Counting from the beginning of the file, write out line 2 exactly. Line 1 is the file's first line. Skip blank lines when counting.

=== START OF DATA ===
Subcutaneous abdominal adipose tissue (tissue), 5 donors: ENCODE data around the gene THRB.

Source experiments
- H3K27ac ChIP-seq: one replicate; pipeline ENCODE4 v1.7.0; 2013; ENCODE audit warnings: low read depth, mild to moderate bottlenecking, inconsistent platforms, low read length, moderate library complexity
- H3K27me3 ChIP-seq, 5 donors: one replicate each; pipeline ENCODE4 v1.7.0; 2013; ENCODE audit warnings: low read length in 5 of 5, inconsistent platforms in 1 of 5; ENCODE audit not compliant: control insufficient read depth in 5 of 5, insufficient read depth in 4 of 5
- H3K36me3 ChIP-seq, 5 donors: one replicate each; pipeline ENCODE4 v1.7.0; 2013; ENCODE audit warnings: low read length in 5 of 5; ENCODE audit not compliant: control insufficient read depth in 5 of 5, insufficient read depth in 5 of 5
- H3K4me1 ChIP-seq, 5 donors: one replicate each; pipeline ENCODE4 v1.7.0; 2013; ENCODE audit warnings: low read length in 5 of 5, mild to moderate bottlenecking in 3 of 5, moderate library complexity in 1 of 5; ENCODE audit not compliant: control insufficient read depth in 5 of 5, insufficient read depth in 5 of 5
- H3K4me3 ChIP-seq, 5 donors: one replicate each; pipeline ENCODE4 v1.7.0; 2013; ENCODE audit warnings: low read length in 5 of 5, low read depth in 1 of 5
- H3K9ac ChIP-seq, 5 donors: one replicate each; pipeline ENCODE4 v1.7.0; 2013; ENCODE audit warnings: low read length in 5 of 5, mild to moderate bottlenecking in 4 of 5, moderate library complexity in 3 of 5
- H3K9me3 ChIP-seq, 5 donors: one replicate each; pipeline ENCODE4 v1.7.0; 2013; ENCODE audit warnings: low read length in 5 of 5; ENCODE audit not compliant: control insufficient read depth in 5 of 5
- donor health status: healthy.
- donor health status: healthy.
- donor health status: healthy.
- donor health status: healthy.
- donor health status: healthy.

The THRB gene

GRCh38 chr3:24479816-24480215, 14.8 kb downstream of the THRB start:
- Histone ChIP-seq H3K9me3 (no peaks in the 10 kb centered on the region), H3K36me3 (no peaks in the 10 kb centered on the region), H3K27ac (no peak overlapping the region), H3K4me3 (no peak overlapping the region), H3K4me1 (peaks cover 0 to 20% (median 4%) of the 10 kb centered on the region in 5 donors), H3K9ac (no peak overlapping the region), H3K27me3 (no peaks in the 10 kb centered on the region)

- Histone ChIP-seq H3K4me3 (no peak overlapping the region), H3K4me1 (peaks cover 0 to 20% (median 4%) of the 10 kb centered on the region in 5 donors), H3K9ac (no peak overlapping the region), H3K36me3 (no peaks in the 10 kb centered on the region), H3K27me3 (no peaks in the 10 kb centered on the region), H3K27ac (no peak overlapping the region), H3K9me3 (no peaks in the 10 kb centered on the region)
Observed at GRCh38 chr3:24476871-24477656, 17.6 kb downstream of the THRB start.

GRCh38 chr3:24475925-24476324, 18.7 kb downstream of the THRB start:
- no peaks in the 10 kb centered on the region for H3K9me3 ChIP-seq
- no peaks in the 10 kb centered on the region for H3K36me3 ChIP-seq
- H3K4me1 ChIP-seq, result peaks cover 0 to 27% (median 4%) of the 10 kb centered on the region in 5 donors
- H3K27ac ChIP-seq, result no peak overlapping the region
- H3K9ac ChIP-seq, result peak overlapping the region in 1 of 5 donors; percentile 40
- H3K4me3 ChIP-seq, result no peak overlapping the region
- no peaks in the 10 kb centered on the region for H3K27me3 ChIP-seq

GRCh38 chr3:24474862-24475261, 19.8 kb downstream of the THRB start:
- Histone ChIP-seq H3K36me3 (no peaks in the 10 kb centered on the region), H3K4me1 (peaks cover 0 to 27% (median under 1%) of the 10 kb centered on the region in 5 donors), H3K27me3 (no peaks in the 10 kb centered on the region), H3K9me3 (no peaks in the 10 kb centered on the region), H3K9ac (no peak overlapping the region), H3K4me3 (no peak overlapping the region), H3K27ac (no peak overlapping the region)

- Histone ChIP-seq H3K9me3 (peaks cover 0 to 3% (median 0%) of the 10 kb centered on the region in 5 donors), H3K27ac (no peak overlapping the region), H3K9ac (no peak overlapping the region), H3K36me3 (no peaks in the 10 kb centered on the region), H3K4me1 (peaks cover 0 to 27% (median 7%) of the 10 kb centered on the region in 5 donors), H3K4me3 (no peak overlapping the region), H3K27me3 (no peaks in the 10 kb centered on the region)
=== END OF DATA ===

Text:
Source experiments